Alcohol, most common.
Alcohol poison resulting
Another cause, lead.
Not only would lead inhibit
the enzyme called what?
D – dehydratase.
But then also in the other side,
meaning as you’re getting
near to producing your heme,
you’re also going to then
Knocking out those two enzymes.
How in the world are you
supposed to form heme?
And what about this child?
Oh, abdominal pain.
Maybe lead encephalopathy, not
doing well in school, low IQ,
the lead might then actually accumulate
in your epiphyseal growth plate.
And so therefore, there’s lack
of endochondral ossification.
That child is not going to grow very tall.
So they’ll be short-statured.
In addition, at some point
in time, later on in life,
there might be lead type of neuropathies.
And lastly, I told you about you
something like lead nephropathy.
Keep that in mind from head to toe.
And the other thing that we’ll take a
look at later is basophilic stippling.
And what that basically means is
there is going to be accumulation
of the ribosomes and
RNA particles and such
in your cells because of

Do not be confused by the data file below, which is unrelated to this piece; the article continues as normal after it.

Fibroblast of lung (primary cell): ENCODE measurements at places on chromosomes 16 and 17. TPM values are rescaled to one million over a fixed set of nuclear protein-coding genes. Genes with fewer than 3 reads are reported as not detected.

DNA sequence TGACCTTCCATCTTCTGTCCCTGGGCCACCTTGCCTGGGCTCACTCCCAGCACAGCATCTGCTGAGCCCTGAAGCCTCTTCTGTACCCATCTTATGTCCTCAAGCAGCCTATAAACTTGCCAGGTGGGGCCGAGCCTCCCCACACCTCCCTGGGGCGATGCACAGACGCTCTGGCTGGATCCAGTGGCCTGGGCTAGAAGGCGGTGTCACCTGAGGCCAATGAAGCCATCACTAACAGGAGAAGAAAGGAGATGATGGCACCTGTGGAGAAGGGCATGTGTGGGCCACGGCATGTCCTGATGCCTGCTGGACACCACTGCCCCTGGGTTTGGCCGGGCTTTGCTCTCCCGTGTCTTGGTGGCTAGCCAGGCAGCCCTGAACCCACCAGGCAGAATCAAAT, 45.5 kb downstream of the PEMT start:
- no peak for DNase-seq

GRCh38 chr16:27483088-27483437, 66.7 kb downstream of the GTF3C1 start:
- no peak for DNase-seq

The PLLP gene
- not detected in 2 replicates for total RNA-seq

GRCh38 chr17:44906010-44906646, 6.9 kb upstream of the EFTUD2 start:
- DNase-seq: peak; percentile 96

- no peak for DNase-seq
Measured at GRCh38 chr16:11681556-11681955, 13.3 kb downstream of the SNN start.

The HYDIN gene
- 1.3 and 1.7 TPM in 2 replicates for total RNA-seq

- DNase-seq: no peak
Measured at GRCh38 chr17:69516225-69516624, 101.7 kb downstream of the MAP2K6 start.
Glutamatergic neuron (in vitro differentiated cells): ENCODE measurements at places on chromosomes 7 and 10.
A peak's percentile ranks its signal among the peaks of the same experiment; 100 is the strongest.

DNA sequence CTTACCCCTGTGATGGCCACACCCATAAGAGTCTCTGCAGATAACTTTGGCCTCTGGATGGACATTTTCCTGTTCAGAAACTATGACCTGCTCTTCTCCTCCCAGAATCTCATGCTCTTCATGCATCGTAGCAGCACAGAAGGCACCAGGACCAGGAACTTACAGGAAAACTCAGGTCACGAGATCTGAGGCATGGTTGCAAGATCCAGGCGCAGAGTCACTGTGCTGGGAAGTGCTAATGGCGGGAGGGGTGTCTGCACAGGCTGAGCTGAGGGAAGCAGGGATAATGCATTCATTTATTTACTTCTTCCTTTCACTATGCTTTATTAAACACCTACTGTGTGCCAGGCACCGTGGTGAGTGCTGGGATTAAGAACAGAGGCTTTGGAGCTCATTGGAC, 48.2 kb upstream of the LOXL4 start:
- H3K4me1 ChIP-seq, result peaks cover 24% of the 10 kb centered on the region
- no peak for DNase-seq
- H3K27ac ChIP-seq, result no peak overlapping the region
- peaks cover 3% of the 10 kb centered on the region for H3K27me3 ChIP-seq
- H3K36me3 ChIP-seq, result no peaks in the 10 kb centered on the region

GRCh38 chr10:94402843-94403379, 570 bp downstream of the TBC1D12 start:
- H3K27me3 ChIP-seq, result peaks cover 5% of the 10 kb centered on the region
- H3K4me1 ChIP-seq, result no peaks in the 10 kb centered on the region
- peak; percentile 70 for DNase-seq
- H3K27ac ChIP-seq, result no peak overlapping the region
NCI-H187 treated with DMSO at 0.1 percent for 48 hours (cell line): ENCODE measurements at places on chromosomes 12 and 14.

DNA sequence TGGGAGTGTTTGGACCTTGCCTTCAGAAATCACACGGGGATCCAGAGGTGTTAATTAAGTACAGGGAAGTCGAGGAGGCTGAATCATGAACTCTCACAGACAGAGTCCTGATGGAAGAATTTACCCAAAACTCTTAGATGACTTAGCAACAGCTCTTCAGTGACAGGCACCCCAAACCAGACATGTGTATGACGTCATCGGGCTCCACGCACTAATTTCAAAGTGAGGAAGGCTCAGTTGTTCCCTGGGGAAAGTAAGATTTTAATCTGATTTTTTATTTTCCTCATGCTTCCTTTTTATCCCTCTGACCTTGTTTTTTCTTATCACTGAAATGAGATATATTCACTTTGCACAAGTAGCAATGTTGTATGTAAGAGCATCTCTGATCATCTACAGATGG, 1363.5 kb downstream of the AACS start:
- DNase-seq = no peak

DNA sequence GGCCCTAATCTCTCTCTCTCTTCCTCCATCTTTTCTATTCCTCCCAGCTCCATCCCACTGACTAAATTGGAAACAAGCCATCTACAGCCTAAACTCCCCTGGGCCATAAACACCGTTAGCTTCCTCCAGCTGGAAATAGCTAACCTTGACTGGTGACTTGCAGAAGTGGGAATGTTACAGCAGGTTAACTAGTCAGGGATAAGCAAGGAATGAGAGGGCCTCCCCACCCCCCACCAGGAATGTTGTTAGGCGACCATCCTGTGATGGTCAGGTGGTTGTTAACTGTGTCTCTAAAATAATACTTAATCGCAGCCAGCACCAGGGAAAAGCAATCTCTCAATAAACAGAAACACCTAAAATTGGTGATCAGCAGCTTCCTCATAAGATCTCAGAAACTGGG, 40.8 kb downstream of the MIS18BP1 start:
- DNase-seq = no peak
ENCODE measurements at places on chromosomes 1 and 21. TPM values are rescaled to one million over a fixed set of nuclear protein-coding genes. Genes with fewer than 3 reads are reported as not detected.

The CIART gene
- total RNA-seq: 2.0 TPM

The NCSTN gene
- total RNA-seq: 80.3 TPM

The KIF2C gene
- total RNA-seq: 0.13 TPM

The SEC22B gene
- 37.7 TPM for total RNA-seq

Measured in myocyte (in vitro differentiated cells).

poisoning of these enzymes.
Next, what if your patient was
taking INH without the B6?
May result in lack of
activity of what enzyme?
Do not forget that another
name for B6 is pyridoxine.
Also keep in mind, B6 deficiency,
ladies and gentlemen,
could also result in
And do not forget, I wish
to introduce this you
and when we talk about WBC pathology,
I’ll be going into myelodysplastic
syndrome in much greater detail
and talk to you about a subtype,
where it’s called refractory
anemia of ring sideroblasts.
Four major different causes of more or less,
acquired type of sideroblastic anemia.
If there’s a deficiency of that enzyme,
you then call that you X-linked
recessive ALA synthase deficiency.
Each of these inhibit different parts
of the mitochondria, heme synthesis,
that we talked about via different
mechanisms in that previous picture.